“One of the most interesting facets of our community of hackers and makers comes from its never-ending capacity to experiment and to deliver new technologies and techniques.”

    Agreed, but no experiment has yet been performed here. So it’s not as interesting as it could have been. Considering a test seems possible in the near future, HAD jumped the gun featuring this in my opinion.

  6. Nice idea. It will be interesting to see whether the mass loading of the solder element and the coupling to the ultrasonic transducer will allow sufficient energy to reach the piece to be effective. BTW how do you hold the device without dampening the effect? Also, cavitation takes place in liquids so I assume that it is cavitation of the solder that is expected to clean the material. I suspect that it will have a hard time removing oxides on, say, aluminum but it might make regular soldering work without flux. I look forward to a follow up artice.

  7. BTW I was also wondering whether ultrasonics could help speed PCB etching. I use heat and air bubbles to help etch but maybe ultrasonics would work better. I know most people send out PCB designs for manufacture, but I still have a need to be able to make one-off simple single sided PCBs quickly.

    1. That’s an interesting idea, although I think you would need a very tough resist to hold up under ultrasonic agitation. But be aware that single-frequency ultrasonic cleaners, such as used for jewelry, create powerful standing waves which can damage crystals, IC bond wires, and other delicate electronic features. Ultrasonic cleaners for electronics use are designed to sweep the transducer frequency to avoid standing waves.

      https://www.youtube.com/watch?v=2wetLSvoQwQ

      Most cheap ultrasonic cleaners use a self-resonant circuit tuned to drive the transducer at its optimal frequency. I’m interested in dynamically detuning the driver to avoid the standing wave issue, but I haven’t performed any experiments.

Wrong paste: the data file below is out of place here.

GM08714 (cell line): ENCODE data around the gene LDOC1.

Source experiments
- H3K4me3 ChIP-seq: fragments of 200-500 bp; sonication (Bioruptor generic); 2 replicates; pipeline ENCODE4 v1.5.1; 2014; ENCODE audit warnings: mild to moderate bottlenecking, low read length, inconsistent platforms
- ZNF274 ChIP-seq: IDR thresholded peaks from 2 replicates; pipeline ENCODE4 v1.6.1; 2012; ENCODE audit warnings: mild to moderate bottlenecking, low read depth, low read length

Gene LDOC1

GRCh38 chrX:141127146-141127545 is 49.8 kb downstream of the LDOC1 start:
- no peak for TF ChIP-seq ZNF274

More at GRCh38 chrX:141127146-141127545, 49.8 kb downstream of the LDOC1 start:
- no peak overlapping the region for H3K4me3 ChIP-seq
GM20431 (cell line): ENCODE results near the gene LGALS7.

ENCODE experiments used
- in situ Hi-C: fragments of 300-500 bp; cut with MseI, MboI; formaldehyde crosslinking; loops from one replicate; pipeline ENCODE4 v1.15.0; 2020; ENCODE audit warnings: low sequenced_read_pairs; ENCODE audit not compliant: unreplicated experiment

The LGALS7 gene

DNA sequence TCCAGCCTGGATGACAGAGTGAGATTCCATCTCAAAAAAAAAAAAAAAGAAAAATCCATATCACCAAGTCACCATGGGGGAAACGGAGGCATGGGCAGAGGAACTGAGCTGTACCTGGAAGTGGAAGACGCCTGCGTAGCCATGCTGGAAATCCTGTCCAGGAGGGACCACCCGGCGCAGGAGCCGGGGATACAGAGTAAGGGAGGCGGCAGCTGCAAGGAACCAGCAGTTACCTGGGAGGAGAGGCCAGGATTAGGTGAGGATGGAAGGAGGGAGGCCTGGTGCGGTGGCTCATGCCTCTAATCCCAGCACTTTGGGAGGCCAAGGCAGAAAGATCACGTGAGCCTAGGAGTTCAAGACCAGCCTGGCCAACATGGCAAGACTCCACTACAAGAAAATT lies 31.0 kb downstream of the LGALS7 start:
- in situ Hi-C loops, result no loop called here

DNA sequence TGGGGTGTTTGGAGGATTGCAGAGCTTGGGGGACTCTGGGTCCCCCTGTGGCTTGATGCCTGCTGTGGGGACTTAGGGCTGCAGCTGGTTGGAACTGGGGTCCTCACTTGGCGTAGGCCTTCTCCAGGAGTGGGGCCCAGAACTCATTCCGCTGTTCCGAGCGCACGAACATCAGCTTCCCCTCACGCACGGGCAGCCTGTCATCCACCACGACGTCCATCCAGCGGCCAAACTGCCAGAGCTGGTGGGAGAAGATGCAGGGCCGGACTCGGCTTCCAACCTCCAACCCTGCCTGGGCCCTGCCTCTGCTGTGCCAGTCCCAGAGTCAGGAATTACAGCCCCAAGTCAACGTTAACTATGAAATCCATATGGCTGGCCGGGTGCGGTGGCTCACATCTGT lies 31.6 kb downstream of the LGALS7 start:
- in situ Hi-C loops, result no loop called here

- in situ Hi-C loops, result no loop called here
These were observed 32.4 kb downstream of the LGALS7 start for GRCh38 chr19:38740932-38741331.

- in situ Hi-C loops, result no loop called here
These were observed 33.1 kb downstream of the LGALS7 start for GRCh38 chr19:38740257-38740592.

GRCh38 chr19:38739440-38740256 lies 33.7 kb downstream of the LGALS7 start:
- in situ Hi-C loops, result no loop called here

2. you might end up cleaning the etch resist right off the board. sounds interesting though. personally I use a pump and just let the acid rinse over the board for a while.

  8. I spent a long time repairing domestic electronics and that mean resoldering a lot of dry joints.

    At that time domestic electronics had a lot of specialized components and in many cases the dry joint was a delayed result of component lead oxidization prior to the original assembly.

    Normal soldering wouldn’t *wet* these joints properly so there was two solutions.

    One solution was to completely remove the part and clean the component lead by scraping it with a sharp surface.

    The other solution was to move the iron back and forth while hard against the component lead while soldering and the screeching sound that would make helped for a then unknown reason.

    Now I know why.

    This would be so good for the service industry and even in manufacture where there is always some degree of component oxidization.

    +100, love it!

    1. As long as the ultrasonic energy does not destroy the component (or a nearby component), delaminates your copper traces/pads from the epoxy-board or has any other harmful effect, maybe that could be useful. I just have a feeling that the energy you need to remove oxyde layers exceeds what most small components tolerate. Multilayer ceramic capacitors, wire-bonding in ICs and LEDs, everything MEMS or any crystal seem very likely to have a bad tolerance for high energy ultrasonic vibrations.
      If you need very well cleaned boards to apply conformal coatings or for some medical applications, you have to be very careful when trying to speed up the cleaning time by using an ultrasonic cleaning bath too.
      It’s probably okay to use on connectors and large components, but with todays miniaturization and board density, my guess would be that using any chemical agent to remove oxydation is better than applying ultrasonic energy.

  9. Much like kickstarter campaigns, it would be good to know how many of these featured projects every actually work. I don’t mind featuring work in progress but at this stage there’s a vast chasm of thorny potential issues between “nearly finished” and “actually works as intended”.

  10. Matching (accoustically) your transducer to the tip will be very difficult. You will be better off to use half or quarter Inch ceramic disc stack. it will fit inside the handle of Weller and most probably would not need heating element as vibration alone will heat the solder and melt it, Send me a slug mail address and I will send you a box of them to try. I may be able to find some completed stacks for you if I could remember where I stored them (Some 20 years ago !)